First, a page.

Plate 2 shows the Sultan about to drink from a cup as he superintends the making of broth.
The variety of complexions and physiques illustrates Ghiyas-ud-din's connoisseur-like interest in feminine form. Ghiyas-ud-din's 'city of women’ so impressed the Mughal emperor Jahangir that, writing much later, he gives his own description of the Sultan's arrangements. 'They say that he had collected fifteen thousand women in his harem. He had a whole city of them and made it up of all castes, kinds and descriptions— artificers, magistrates, quazis, kotwals and whatever else is necessary for the administration of a town. Wherever he heard of a virgin possessed of beauty, he would not desist until he possessed her. He taught the girls all kinds of arts and crafts and was much inclined to hunt. He had made a deer-park and collected all kinds of animals in it. He often used to hunt in it with his own women.'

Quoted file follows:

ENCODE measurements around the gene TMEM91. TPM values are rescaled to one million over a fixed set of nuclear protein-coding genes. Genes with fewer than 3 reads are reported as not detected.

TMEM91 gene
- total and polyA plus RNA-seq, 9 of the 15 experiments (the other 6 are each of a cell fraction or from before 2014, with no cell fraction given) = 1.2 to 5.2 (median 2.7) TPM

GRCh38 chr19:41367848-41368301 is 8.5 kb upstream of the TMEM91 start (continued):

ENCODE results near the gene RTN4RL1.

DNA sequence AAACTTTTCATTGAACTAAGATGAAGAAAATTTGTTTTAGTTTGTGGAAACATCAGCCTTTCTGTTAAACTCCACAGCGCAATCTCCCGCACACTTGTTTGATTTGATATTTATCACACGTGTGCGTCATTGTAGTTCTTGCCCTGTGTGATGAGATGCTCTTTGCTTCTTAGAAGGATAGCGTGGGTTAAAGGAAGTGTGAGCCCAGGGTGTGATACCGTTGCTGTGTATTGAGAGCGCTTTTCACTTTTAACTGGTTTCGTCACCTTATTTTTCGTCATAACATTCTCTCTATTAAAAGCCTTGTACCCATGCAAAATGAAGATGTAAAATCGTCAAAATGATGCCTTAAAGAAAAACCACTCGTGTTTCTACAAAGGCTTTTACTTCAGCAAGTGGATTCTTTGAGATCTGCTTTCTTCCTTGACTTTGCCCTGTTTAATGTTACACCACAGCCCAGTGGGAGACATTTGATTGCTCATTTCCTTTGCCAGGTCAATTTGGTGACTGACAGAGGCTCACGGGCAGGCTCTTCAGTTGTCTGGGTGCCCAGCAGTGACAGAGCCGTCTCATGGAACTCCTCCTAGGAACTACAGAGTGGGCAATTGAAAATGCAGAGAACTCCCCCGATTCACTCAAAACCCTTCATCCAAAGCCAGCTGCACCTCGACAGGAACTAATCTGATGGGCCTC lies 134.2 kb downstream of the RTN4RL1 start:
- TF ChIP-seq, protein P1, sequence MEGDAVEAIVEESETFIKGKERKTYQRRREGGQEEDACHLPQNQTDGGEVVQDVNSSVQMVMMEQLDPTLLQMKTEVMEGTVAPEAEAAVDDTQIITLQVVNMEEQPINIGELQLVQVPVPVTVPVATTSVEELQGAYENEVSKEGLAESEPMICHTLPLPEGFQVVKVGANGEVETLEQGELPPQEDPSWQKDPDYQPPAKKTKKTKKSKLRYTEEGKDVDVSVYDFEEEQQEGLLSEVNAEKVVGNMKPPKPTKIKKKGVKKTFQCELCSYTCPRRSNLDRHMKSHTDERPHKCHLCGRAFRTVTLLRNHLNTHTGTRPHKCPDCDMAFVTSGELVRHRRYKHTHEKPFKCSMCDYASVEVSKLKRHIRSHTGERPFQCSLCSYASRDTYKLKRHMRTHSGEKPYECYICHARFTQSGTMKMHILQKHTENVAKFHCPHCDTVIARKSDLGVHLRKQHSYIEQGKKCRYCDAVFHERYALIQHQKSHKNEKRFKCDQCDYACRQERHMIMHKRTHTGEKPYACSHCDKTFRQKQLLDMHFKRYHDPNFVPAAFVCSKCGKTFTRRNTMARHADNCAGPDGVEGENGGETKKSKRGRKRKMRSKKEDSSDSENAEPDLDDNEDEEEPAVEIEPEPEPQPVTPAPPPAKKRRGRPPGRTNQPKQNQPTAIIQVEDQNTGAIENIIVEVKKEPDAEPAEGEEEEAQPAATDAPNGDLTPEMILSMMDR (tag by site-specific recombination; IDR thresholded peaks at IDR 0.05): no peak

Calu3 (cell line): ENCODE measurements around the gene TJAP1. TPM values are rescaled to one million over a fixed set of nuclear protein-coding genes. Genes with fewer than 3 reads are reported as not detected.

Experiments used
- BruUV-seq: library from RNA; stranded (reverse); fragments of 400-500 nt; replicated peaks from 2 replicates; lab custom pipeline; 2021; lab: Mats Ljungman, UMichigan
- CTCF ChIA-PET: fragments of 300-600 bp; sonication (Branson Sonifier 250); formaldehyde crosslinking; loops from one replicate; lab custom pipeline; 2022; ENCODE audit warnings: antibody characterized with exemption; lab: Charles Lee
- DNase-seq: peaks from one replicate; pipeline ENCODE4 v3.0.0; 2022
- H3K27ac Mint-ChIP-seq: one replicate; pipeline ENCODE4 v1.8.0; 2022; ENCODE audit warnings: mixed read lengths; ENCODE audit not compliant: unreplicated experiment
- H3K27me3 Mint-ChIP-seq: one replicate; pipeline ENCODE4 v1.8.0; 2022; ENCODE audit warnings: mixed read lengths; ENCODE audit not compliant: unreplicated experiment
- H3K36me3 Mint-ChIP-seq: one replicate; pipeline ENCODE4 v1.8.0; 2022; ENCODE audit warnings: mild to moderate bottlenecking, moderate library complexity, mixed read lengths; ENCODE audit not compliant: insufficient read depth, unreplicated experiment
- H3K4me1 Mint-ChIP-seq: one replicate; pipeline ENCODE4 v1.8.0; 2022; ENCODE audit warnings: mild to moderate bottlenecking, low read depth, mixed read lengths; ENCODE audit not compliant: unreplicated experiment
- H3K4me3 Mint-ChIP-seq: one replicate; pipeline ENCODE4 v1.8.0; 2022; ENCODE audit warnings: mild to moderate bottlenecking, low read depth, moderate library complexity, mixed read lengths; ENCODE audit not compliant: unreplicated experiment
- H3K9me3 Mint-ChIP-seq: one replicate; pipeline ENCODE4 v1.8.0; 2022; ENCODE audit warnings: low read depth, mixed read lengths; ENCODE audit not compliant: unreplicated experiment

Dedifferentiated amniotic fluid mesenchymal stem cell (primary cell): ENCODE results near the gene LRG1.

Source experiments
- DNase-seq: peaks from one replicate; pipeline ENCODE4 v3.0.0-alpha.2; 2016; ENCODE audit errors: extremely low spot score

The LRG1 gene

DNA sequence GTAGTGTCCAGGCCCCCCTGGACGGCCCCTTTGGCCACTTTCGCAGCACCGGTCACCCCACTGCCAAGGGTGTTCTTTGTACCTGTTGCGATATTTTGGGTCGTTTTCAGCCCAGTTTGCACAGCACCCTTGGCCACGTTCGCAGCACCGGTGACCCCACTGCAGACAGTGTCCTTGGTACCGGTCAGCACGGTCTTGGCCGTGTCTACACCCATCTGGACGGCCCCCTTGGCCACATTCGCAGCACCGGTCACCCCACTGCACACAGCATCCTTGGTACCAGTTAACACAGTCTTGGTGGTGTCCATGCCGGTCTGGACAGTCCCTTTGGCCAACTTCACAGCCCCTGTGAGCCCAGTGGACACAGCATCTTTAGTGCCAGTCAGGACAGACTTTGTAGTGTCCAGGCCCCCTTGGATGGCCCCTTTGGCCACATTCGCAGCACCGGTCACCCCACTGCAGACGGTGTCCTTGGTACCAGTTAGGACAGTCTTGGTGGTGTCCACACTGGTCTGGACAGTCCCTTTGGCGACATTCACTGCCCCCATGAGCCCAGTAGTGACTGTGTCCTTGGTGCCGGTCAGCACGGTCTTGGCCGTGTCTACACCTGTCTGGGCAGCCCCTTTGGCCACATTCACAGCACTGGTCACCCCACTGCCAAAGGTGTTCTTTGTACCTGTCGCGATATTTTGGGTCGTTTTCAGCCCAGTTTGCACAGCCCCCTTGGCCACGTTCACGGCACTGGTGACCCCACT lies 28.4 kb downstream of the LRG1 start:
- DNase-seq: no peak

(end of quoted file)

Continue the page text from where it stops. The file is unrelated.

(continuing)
Both illustrations occur in the first and major portion of the book and may be either the work of Persian artists installed at Mandu or of Indian artists trained in the Turkman Shirazi technique.